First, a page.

Month: April 2019

04.20.19 forward

The Portland house is vacant for the first time since we moved away seventeen years ago. All of us have been homesick to some degree since the day we packed up the Volvo and headed off on what would become the start of the big adventure, so I asked each child in turn if they wanted to move back, offering to rent it for the price of the mortgage (quite a bargain since we bought in 1997).

When we left Portland the children were small, feral, and unschooled. For the next decade or so they clamored to go home again, the word home always pointing at that house and that city. But now they’re grown and launched. They have partners and work and lives elsewhere – the family is scattered between NY, London, and Vermont, everyone busy and occupied. The kids declined the offer; they didn’t even have time to come on the trip, to look at the walls they kissed and cried over on the day we moved away.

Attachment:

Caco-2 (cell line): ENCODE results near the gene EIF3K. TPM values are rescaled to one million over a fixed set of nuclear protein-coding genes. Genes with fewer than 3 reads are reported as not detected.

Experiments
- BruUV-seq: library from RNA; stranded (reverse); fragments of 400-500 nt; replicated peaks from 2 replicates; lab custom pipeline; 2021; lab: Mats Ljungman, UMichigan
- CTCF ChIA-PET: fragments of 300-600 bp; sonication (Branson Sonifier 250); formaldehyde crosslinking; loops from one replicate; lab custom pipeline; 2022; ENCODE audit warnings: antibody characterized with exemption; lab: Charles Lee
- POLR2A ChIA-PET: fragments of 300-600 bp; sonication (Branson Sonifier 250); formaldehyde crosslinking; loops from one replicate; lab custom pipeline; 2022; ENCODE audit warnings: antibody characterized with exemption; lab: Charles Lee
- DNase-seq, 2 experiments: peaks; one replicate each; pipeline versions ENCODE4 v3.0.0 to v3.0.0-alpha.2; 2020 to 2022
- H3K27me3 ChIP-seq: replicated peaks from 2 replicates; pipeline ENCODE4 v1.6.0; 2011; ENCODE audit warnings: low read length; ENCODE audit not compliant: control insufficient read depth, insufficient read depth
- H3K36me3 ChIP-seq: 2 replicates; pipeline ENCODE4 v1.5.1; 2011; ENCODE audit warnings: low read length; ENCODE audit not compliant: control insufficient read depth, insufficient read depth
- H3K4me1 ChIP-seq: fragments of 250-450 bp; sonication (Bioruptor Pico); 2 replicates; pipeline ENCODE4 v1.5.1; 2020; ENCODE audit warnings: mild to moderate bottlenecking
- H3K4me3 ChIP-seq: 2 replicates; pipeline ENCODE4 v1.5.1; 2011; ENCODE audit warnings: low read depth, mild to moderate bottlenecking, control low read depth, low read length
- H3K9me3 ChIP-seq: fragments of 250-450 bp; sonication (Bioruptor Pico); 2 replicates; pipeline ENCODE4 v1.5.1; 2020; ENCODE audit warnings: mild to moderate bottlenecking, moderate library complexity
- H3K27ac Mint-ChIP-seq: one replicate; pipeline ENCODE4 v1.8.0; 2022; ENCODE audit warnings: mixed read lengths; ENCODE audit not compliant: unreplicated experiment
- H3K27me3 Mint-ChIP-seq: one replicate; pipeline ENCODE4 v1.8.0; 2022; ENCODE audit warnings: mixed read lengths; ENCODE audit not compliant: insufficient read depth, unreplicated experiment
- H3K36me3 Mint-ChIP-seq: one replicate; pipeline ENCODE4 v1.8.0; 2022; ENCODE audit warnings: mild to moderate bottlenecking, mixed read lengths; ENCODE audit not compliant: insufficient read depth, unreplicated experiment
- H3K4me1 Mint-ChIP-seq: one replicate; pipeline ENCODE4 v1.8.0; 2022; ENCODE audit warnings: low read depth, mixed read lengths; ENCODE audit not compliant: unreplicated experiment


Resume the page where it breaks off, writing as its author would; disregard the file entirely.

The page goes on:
Through all the years of tenancy there have been friends living there, but we were hesitant to visit – because we didn’t want to intrude, because the city has changed, but more importantly because we missed it. This week Byron and I wandered through the house, then sat in an empty upstairs dormer. Floods of memories came back to both of us: the good times with the children, the hard times as we both worked endless hours.

We owned the house by virtue of my mad planning skills and ability to navigate bureaucracy, and also because it was cheaper than renting. Middle class people did not want to live in the neighborhood in the 1990’s, nobody could even imagine the gentrification that would consume the whole city in the new century. It was a wretched downtrodden sort of place, not the shiny hipster boulevard it has become.

Back then we were poor people, living a shabby impoverished life, without enough money for basic necessities. But (and this is not nostalgia talking, because I’m famously allergic to sentiment) we did have a grand time. There were stories, songs, friends, hope for the future.

I expected the trip to be brief, a quick expedition to decide if we would sell the house. But as we sat there we both wondered: should we go back? Or should we keep moving forward?

04.18.19 goodwill